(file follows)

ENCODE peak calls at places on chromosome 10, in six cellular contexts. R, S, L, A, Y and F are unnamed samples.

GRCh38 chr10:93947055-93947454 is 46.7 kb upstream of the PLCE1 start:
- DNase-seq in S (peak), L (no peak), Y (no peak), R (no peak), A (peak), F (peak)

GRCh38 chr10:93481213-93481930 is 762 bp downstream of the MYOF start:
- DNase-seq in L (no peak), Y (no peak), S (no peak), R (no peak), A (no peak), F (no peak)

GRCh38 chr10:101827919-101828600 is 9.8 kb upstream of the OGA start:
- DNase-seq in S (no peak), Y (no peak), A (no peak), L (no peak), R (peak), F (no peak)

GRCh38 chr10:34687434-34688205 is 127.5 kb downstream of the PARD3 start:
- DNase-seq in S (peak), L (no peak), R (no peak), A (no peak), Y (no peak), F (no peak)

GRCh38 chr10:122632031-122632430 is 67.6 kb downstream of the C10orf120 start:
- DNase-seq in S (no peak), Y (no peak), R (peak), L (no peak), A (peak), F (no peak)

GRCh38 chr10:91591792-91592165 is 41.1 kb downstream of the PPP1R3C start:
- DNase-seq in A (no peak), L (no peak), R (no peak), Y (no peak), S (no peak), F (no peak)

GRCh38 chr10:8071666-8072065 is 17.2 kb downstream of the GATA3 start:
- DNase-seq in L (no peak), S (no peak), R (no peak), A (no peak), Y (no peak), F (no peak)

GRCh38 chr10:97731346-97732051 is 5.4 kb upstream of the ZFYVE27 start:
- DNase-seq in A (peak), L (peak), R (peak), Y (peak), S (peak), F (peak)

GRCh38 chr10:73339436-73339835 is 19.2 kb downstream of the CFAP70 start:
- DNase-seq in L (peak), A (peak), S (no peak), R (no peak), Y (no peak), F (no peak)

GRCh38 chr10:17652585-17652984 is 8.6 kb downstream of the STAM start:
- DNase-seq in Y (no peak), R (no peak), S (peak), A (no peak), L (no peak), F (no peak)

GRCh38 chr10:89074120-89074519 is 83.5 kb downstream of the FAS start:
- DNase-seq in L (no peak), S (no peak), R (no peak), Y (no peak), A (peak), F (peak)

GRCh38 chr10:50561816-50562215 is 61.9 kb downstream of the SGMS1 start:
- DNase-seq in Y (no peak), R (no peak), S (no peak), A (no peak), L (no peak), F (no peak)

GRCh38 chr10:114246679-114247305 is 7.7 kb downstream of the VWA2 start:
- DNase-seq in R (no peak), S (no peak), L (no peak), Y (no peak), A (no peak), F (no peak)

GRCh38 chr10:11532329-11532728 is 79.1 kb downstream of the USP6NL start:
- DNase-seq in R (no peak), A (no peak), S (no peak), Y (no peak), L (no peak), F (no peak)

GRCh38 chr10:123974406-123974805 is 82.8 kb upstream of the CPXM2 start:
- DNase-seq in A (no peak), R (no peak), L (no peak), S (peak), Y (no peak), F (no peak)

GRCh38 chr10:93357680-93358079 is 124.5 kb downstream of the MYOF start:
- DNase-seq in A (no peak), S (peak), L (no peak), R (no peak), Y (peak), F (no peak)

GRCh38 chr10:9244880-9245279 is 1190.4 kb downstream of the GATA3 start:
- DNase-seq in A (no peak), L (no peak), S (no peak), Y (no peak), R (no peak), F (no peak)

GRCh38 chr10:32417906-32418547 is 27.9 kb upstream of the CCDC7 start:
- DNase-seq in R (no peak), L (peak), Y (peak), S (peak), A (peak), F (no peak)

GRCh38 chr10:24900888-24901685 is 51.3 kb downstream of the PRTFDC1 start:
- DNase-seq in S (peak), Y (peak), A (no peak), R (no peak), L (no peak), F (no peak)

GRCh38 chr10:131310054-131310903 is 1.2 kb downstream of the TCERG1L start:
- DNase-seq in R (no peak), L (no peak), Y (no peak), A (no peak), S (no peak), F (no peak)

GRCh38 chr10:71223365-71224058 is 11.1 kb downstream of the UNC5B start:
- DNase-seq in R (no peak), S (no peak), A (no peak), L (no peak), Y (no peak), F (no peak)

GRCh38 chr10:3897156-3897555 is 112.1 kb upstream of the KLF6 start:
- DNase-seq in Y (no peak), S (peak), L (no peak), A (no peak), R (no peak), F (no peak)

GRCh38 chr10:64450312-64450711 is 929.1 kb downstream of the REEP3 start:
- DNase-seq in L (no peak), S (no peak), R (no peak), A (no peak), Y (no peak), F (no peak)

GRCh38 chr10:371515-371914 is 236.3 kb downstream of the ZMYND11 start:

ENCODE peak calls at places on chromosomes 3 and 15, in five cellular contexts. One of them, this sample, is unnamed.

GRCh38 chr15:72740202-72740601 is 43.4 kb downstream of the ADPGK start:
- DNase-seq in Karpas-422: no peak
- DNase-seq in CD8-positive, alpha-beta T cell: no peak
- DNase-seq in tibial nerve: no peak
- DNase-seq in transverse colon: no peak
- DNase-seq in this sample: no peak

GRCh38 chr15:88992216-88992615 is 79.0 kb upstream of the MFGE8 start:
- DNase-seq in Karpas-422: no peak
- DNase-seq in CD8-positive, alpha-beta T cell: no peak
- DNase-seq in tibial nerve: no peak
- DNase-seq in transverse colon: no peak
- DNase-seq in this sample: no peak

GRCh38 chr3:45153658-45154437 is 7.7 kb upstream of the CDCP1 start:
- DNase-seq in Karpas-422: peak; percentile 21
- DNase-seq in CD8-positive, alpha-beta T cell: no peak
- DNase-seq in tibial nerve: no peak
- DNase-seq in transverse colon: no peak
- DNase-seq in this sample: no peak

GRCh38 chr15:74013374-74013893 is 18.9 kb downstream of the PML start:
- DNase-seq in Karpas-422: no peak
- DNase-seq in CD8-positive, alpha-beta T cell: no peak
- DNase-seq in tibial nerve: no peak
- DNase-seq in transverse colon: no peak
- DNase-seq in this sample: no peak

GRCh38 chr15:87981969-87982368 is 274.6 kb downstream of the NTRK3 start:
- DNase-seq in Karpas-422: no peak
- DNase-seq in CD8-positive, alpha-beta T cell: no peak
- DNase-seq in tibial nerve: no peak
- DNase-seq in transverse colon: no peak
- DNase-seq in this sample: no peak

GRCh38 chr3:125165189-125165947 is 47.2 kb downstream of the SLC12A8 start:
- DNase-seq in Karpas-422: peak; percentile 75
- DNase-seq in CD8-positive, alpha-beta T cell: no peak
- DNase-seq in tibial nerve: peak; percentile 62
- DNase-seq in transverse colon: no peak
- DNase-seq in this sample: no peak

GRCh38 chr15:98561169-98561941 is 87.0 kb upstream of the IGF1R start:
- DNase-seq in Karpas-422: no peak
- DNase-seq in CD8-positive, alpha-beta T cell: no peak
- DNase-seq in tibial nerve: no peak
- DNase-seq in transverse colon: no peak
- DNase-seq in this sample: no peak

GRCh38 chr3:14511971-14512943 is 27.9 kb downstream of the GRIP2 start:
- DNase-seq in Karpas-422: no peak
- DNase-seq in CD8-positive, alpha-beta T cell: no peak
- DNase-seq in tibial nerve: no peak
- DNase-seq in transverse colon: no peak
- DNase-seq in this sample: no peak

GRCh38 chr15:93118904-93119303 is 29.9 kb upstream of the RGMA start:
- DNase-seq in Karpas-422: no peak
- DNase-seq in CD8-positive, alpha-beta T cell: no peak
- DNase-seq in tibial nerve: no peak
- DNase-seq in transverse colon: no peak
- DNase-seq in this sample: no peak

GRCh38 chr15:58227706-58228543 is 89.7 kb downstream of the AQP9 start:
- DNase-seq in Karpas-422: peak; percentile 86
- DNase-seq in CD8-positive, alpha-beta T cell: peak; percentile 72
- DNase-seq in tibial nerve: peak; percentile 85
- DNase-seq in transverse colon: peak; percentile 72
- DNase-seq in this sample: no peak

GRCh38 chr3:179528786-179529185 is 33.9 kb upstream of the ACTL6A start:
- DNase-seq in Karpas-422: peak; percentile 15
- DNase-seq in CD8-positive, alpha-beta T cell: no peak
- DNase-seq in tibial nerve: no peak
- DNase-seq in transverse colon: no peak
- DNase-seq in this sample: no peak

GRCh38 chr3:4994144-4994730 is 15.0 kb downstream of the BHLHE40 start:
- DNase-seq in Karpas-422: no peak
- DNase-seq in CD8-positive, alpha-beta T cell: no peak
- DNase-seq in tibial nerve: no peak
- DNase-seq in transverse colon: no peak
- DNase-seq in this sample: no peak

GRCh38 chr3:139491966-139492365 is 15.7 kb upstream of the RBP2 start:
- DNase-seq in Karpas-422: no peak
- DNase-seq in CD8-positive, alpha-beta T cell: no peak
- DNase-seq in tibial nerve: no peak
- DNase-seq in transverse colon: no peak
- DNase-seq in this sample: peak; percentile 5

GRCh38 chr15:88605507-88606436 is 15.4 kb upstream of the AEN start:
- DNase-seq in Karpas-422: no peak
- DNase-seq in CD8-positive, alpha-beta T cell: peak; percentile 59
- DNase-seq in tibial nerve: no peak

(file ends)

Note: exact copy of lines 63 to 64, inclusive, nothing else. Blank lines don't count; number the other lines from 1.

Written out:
- DNase-seq in Karpas-422: peak; percentile 21
- DNase-seq in CD8-positive, alpha-beta T cell: no peak